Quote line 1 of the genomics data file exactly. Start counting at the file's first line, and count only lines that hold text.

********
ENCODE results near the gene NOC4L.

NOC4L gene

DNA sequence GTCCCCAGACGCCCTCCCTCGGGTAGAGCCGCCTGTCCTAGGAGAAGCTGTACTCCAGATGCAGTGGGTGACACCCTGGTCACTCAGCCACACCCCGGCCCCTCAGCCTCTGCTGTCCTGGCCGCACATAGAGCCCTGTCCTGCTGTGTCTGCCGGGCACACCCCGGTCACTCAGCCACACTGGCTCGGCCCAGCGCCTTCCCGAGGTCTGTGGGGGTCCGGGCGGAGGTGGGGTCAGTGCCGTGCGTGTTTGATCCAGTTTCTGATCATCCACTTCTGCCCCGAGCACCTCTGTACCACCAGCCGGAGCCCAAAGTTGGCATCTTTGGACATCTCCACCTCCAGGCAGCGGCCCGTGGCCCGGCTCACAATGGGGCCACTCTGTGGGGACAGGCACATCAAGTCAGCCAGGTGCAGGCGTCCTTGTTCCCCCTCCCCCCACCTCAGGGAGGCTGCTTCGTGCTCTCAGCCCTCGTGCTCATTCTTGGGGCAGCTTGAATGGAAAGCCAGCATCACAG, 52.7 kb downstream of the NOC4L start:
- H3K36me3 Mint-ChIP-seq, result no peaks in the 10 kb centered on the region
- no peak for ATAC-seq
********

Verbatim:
ENCODE results near the gene NOC4L.